James Harvey: Grayton Beach is still a small community of approximately 240 residents at the end of a two lane road.  There are only 3-4 businesses, including The Red Bar, a popular restaurant and meeting place for visitors in the area.  The Red Bar was previously known as Butler's store, a grocery store and bar, referred to in the book as Bailey's store.  In the 1970's, the residents were able to establish prohibitions against high rise condos and as a result, maintains an old world charm. There are new homes, but most are contructed to maintain the old "Florida cracker" style of architecture that I tried to describe in the book.  Nearby Grayton Beach are large developments such as Seaside, Watercolor, etc, but Grayton Beach is on 18 mile "scenic highway' 30-A that prohibits highrises, billboards and fast food chains. 
Two-Fisted Blogger: How many ships did German U-Boats actually sink off our southeastern coasts?
James Harvey: I don't remember.  I did a lot of research on U-boat activity on the Gulf Coast and there are some really good non-fiction books that would easily answer that question.  Once I found U-67 and determined that her voyage would perfectly suit my needs to get my character to Grayton Beach, I focused on that.  U-67 sank 8 ships in the Gulf in the months of June and July, 1942. 
Two-Fisted Blogger: It surprised me that Christian experienced such anti-German prejudice so long after the First World War, and yet well before fear of Germany's ambitions broke out again in the United States after Pearl Harbor (and quickly reached a fever pitch). Is this one of those trends in history that has been swept under the rug?
James Harvey: Growing up in the deep and segregated south in the 40s and 50s, I saw prejudice on all fronts;  Religion other than christian (even catholic), race other than white, etc.  A lot of the people were uneducated, struggling to make a living during and after the depression and distrustful of anyone not from the south.   I used that general distrust and prejudice only to move the story along, not because people were focusing on Germans.

Thanks, James, for taking the time to answer my questions.


I've been fascinated with all aspects of WWII since I was a teenager, so when approached to join this blog tour for a wartime novel, I made room in my schedule.

Grayton Beach Affair, as the title implies, is about an affair that takes place in the Florida panhandle, and how that chance connection affects the involved parties for the duration of the war. Despite the sex scenes in the book, I found the romance between Christian and Maggie to be presented quite innocently. This is love at first sight, pretty much. I once knew a gunbunny from the Aleutian Campaign who met his wife at the USO. When he first laid eyes on her, he told his GI buddies she was the one. Sixty years later, they were still together. So that kind of storybook stuff was not unheard of in that generation.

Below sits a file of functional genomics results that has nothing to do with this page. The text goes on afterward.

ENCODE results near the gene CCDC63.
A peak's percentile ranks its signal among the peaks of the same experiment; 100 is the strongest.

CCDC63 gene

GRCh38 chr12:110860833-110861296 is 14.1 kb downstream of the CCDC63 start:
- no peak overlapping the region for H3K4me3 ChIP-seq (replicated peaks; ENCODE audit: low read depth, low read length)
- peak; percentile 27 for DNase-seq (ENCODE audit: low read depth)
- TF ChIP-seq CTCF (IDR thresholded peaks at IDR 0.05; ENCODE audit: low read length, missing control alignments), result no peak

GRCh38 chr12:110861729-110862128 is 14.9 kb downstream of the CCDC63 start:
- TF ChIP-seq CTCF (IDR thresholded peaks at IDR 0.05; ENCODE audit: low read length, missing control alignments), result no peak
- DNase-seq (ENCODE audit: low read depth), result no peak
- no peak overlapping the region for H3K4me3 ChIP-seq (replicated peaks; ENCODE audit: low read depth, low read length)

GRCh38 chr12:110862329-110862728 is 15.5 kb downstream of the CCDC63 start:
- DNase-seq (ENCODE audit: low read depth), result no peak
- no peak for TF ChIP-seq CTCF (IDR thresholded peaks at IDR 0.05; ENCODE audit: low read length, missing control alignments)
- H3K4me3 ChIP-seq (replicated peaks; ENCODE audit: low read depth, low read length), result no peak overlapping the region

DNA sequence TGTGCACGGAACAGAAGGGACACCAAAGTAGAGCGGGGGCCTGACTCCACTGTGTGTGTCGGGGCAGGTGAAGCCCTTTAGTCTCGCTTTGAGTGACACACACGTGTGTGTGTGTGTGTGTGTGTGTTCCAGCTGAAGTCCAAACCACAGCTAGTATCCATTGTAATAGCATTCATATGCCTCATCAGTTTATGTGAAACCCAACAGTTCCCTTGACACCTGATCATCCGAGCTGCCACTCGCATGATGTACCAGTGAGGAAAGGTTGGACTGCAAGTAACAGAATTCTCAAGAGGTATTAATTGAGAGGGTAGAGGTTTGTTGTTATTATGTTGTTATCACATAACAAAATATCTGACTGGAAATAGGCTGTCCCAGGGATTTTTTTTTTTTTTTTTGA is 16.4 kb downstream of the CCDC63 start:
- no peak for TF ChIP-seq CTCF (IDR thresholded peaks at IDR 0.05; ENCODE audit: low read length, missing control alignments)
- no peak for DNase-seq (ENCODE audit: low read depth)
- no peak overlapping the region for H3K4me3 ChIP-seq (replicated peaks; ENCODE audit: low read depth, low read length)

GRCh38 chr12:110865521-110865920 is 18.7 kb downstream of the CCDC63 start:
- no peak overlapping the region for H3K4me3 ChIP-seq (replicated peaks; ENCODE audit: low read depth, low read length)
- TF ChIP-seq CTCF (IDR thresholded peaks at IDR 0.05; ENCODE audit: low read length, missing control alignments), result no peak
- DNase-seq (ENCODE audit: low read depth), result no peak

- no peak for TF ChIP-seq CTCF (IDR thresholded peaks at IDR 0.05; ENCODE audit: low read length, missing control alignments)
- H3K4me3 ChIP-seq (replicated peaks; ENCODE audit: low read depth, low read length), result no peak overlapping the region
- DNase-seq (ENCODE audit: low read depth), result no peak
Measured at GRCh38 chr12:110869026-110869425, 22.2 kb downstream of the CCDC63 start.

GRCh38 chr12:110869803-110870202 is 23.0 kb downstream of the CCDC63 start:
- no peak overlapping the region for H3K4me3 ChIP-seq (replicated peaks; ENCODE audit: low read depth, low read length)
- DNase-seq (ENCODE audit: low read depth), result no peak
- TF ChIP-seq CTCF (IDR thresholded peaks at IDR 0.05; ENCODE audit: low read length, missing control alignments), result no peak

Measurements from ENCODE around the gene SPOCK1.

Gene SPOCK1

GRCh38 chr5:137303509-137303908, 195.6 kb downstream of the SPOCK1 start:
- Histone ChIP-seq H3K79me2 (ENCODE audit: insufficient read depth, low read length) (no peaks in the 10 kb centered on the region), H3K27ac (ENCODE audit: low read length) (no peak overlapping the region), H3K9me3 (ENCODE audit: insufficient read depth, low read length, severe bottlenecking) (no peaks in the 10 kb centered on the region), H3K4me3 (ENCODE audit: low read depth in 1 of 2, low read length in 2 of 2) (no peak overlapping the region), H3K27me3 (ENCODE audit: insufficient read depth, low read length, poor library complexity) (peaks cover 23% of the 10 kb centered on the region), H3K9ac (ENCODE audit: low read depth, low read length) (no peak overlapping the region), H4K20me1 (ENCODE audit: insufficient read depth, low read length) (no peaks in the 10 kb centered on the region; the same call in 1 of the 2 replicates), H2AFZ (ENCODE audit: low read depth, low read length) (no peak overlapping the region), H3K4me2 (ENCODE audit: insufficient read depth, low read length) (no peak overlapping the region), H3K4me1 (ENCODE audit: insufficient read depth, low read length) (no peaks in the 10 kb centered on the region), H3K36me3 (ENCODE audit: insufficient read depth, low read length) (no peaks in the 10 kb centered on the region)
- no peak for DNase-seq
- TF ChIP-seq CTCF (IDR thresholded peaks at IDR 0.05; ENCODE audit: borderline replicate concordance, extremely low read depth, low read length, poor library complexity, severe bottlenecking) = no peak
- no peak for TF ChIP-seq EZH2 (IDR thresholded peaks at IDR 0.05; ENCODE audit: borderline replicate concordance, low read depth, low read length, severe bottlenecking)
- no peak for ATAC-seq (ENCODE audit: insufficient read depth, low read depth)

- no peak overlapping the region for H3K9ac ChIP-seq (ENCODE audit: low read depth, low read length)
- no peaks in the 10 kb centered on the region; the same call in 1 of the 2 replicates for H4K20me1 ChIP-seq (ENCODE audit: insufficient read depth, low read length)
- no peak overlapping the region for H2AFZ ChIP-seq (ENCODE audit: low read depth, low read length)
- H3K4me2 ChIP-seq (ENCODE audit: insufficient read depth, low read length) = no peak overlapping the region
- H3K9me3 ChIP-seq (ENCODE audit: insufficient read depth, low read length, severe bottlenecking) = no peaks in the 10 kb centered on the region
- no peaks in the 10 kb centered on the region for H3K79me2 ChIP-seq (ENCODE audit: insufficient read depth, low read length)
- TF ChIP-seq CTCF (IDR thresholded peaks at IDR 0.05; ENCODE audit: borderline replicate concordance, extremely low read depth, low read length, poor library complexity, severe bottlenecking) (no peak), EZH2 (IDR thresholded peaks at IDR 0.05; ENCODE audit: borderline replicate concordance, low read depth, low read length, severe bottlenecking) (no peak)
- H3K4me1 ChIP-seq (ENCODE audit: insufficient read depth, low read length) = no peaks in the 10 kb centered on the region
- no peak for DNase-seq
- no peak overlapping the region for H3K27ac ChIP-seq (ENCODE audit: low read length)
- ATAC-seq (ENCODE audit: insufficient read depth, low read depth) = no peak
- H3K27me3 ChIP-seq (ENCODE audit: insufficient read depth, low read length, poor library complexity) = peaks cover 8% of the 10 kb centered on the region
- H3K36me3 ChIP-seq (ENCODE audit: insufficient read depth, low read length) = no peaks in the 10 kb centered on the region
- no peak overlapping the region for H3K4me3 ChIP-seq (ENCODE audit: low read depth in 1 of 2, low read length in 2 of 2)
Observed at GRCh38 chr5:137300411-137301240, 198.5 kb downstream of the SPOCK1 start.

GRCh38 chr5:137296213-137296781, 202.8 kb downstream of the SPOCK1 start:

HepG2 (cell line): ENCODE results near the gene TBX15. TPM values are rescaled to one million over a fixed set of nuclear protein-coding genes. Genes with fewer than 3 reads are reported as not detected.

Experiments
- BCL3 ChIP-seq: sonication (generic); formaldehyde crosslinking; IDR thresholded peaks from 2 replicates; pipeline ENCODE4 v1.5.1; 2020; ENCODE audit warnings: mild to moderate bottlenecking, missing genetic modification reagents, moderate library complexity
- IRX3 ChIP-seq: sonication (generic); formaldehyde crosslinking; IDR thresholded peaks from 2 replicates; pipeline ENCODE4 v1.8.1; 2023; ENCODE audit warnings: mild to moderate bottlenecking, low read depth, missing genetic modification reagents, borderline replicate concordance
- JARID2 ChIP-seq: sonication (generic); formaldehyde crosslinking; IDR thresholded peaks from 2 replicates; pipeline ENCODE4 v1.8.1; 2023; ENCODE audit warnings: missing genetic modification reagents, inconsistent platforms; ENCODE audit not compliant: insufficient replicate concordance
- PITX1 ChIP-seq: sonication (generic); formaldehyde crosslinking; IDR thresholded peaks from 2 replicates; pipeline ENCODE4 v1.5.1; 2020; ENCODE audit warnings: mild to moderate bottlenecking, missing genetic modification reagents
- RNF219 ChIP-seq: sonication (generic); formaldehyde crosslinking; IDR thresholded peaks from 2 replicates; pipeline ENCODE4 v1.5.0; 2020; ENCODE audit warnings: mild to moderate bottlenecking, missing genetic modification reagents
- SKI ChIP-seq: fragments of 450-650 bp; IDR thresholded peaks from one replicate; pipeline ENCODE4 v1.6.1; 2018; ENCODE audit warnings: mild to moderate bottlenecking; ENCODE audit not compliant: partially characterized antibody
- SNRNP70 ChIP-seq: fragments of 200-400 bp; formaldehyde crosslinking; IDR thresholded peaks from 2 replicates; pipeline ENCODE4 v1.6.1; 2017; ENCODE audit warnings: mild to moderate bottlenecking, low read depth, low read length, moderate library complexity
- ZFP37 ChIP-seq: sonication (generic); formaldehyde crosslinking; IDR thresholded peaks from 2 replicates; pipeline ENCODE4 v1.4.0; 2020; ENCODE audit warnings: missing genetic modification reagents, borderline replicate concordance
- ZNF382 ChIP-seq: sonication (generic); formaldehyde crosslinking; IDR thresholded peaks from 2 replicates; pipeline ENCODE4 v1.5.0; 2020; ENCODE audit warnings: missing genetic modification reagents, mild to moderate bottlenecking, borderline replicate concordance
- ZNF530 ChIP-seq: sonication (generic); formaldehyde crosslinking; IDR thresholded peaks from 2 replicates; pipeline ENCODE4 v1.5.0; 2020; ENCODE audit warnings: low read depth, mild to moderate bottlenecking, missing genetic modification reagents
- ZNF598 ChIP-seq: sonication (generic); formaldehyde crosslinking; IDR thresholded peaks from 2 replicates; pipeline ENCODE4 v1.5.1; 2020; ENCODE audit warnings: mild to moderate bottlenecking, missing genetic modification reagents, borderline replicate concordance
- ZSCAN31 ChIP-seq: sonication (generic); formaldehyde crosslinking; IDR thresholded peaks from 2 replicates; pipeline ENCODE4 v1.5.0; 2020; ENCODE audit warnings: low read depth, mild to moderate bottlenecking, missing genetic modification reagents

I've read/watched wartime romances about Americans trapped inside Fortress Europe (in fact, my first abysmal effort at a war novel had such a scenario), but not too many about Germans hiding out in the USA. Christian is not a Nazi, but there's no love lost between him and Uncle Sam, either, having lived in the Southeast USA and suffering some perhaps anachronistic anti-German bigotry. He's a civil engineer, which gives him a military deferment in the Fatherland despite being of draftable age. Nevertheless, his fluent American English makes him a candidate for a mission to rescue a Nazi rocket scientist from an American POW camp in Florida, near the title location. Even a loyal German citizen would balk at such a mission, but der SS haff vays uff makink you this case, the threat of conscripting Christian and shipping him to the Eastern front.

What I found most thought-provoking in this book was Maggie's dilemma. She intuits that Christian is basically a decent guy, sees some evidence to support that, and there is a physical attraction...yet she knows he is a German agent, on a mission for a foreign power her nation is at war with. His life is in her hands. Should she do her patriotic duty and dime him out, or trust her heart/hormones and hide him? I wonder what choice real life people would make in her circumstances.

Well, Christian is a decent guy, after all. The plot takes an interesting turn when, instead of returning to Berlin after his mission, he joins the French Resistance. He has opportunities to bed other women in France but doesn't, usually because he's still smitten by Maggie. As very well should happen in such a story, the two do meet again...but Maggie is engaged to a Georgia attorney. You'll have to read the book to find out what happens from there.

You can buy this book at Amazon or here. My thanks to Florida Book Bloggers and James Harvey for the review copy.


No comments:

Post a Comment

Spammers go home (and get a life)!.

Note: Only a member of this blog may post a comment.